'True titan' chef and restaurant owner Albert Roux dead aged 85

Wednesday, January 6, 2021

The chef and restaurant owner Albert Roux, the founder of the UK's first Michelin-starred restaurant Le Gavroche, died on Monday after a long illness, his family has announced.

Gordon Ramsay, 54, was among several stars to take part, including Marcus Wareing and Marco Pierre White, who studied at Roux's Michelin starred restaurant in Mayfair in the late 1980s and early 1990s.

Following his military service in Algeria, Roux was working as a sous chef in Briton's embassy in Paris, where he spent two years before moving to Britain.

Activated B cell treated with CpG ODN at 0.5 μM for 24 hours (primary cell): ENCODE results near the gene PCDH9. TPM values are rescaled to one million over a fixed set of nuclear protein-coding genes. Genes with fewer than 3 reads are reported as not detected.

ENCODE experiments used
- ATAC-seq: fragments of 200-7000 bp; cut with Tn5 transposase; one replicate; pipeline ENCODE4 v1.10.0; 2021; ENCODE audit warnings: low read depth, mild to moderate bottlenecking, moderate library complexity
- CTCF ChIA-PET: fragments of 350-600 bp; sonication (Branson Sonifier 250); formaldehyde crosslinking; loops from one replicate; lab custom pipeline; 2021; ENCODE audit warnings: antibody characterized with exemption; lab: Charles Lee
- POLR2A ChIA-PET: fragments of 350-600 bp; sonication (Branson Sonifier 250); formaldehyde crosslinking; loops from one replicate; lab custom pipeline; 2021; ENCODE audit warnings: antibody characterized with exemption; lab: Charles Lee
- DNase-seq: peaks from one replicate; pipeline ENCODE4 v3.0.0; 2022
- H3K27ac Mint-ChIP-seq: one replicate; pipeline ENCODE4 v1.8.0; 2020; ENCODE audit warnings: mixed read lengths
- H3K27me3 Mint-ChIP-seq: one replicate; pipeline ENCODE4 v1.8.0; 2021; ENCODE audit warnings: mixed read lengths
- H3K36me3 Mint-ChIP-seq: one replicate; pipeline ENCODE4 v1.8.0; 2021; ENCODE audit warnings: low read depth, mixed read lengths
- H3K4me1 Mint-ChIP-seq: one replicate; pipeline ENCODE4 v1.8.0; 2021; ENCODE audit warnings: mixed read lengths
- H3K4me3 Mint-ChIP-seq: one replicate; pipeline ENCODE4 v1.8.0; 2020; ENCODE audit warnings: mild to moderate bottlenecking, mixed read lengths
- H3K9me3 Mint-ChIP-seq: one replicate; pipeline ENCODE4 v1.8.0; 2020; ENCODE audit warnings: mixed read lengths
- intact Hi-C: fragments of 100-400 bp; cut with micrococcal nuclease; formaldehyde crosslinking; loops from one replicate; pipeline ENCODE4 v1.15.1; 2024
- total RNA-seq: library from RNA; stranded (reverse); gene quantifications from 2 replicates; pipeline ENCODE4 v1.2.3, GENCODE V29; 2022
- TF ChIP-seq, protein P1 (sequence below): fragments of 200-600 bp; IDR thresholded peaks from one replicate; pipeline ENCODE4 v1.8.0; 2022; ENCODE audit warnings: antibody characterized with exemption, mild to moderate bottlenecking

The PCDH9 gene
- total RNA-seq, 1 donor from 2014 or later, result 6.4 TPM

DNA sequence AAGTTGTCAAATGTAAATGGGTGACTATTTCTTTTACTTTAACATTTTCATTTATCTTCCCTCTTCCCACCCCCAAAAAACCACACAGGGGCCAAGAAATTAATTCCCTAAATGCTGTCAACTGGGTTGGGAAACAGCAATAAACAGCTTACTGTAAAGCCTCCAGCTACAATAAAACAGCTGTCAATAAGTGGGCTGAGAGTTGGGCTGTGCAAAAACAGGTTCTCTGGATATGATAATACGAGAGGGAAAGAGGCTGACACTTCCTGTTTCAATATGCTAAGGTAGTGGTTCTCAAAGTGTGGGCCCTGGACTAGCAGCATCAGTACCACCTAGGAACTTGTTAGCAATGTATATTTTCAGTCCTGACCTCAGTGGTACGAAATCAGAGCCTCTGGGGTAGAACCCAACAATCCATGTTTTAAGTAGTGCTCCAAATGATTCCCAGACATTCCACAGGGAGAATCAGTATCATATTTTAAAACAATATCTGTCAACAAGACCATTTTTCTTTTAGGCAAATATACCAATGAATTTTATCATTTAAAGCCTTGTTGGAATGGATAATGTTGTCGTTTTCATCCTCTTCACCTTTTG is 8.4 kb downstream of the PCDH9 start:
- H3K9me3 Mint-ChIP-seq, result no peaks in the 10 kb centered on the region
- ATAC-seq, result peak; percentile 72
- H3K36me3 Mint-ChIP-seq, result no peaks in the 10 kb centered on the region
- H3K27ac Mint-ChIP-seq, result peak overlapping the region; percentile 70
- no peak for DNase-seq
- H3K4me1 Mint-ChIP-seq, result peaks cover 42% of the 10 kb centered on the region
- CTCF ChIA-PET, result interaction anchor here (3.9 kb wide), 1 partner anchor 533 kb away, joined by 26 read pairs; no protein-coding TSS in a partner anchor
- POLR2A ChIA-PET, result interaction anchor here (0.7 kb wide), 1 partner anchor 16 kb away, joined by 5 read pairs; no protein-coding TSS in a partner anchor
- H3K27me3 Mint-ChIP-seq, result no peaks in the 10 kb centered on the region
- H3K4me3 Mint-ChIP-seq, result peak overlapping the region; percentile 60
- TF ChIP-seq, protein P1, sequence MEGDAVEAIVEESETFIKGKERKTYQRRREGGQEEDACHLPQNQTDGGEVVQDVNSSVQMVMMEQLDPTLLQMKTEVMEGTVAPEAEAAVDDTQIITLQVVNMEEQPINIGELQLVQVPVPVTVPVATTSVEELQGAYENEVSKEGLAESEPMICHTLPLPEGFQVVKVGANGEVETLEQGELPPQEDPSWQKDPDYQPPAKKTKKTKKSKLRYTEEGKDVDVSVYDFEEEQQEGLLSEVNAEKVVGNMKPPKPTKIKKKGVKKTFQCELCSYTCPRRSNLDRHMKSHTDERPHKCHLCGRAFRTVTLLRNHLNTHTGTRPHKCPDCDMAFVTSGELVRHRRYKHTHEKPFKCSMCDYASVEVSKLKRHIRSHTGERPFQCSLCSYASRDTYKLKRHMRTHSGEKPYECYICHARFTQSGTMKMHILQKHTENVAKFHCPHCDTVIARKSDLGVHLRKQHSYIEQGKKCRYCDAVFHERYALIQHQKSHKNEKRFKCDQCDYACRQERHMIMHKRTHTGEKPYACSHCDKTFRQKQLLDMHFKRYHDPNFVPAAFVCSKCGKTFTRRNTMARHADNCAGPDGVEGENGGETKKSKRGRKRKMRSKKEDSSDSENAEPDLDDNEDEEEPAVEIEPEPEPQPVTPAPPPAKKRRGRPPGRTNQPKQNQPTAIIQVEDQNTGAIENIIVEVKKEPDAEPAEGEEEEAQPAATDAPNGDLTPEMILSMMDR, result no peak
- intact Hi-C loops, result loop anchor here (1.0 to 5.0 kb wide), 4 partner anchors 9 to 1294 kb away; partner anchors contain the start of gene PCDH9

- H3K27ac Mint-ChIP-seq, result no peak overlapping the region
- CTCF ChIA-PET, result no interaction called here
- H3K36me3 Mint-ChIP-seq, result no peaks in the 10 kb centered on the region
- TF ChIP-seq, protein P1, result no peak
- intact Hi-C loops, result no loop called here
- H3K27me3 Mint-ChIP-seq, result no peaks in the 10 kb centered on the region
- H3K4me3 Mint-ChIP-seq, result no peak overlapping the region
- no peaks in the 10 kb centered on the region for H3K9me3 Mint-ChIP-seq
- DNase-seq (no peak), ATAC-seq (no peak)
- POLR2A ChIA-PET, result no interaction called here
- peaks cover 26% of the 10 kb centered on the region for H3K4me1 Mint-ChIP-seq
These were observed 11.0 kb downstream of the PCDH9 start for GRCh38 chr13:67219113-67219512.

Le Gavroche, which first brought gourmet Parisian cuisine to the capital in 1967, was the first restaurant in Britain to receive a Michelin - starred menu - and the first restaurant to break three records, the ultimate haute cuisine honour in 1982.

A spokesperson for the Michelin Guide said on Twitter:'Albert Roux OBE, along with his late brother Michel, was a father of the UK restaurant industry and his legacy will live on through the many chefs who passed through his kitchen.

Food critic Jay Rayner praised Roux on Twitter, writing: 'Albert Roux was an extraordinary man, who left a massive mark on the food story of his adopted country. The roll call of chefs who went through the kitchens of Le Gavroche alone, is a significant slab of a part of modern UK restaurant culture. RIP.' s kitchens is an important part of British modern food culture. RIP.'